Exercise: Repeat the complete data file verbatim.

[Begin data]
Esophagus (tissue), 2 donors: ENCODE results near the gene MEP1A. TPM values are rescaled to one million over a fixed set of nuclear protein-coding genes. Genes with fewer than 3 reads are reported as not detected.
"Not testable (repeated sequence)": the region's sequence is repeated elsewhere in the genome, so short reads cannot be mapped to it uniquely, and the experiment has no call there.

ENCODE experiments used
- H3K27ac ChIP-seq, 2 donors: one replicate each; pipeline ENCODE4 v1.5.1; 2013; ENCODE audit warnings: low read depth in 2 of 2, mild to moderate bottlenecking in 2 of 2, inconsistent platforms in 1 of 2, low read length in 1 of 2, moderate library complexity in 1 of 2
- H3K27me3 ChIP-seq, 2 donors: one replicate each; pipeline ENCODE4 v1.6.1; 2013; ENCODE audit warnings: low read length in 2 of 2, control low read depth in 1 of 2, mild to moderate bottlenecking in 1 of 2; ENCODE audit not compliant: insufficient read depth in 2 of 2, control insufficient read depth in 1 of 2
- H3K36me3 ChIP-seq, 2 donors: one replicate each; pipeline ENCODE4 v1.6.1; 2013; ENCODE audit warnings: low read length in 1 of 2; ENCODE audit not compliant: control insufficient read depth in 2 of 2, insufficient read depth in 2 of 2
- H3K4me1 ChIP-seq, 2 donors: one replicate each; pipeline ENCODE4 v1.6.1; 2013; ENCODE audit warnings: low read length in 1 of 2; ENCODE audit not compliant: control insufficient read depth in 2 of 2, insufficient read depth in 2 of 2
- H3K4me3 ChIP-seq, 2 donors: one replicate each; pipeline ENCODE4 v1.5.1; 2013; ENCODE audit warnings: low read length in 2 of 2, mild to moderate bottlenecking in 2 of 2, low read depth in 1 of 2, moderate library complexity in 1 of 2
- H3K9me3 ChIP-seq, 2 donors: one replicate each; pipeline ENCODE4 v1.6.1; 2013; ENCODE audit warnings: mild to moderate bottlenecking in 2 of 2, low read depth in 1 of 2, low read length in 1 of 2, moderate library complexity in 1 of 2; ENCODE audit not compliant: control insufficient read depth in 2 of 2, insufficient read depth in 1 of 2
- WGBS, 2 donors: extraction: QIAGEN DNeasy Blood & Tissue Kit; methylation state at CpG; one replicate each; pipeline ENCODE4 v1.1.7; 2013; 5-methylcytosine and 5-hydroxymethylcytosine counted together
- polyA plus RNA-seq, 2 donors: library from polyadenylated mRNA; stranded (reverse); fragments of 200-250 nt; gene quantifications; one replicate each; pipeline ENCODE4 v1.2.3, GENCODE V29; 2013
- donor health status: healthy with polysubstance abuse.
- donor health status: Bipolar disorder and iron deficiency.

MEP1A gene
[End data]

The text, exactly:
Esophagus (tissue), 2 donors: ENCODE results near the gene MEP1A. TPM values are rescaled to one million over a fixed set of nuclear protein-coding genes. Genes with fewer than 3 reads are reported as not detected.
"Not testable (repeated sequence)": the region's sequence is repeated elsewhere in the genome, so short reads cannot be mapped to it uniquely, and the experiment has no call there.

ENCODE experiments used
- H3K27ac ChIP-seq, 2 donors: one replicate each; pipeline ENCODE4 v1.5.1; 2013; ENCODE audit warnings: low read depth in 2 of 2, mild to moderate bottlenecking in 2 of 2, inconsistent platforms in 1 of 2, low read length in 1 of 2, moderate library complexity in 1 of 2
- H3K27me3 ChIP-seq, 2 donors: one replicate each; pipeline ENCODE4 v1.6.1; 2013; ENCODE audit warnings: low read length in 2 of 2, control low read depth in 1 of 2, mild to moderate bottlenecking in 1 of 2; ENCODE audit not compliant: insufficient read depth in 2 of 2, control insufficient read depth in 1 of 2
- H3K36me3 ChIP-seq, 2 donors: one replicate each; pipeline ENCODE4 v1.6.1; 2013; ENCODE audit warnings: low read length in 1 of 2; ENCODE audit not compliant: control insufficient read depth in 2 of 2, insufficient read depth in 2 of 2
- H3K4me1 ChIP-seq, 2 donors: one replicate each; pipeline ENCODE4 v1.6.1; 2013; ENCODE audit warnings: low read length in 1 of 2; ENCODE audit not compliant: control insufficient read depth in 2 of 2, insufficient read depth in 2 of 2
- H3K4me3 ChIP-seq, 2 donors: one replicate each; pipeline ENCODE4 v1.5.1; 2013; ENCODE audit warnings: low read length in 2 of 2, mild to moderate bottlenecking in 2 of 2, low read depth in 1 of 2, moderate library complexity in 1 of 2
- H3K9me3 ChIP-seq, 2 donors: one replicate each; pipeline ENCODE4 v1.6.1; 2013; ENCODE audit warnings: mild to moderate bottlenecking in 2 of 2, low read depth in 1 of 2, low read length in 1 of 2, moderate library complexity in 1 of 2; ENCODE audit not compliant: control insufficient read depth in 2 of 2, insufficient read depth in 1 of 2
- WGBS, 2 donors: extraction: QIAGEN DNeasy Blood & Tissue Kit; methylation state at CpG; one replicate each; pipeline ENCODE4 v1.1.7; 2013; 5-methylcytosine and 5-hydroxymethylcytosine counted together
- polyA plus RNA-seq, 2 donors: library from polyadenylated mRNA; stranded (reverse); fragments of 200-250 nt; gene quantifications; one replicate each; pipeline ENCODE4 v1.2.3, GENCODE V29; 2013
- donor health status: healthy with polysubstance abuse.
- donor health status: Bipolar disorder and iron deficiency.

MEP1A gene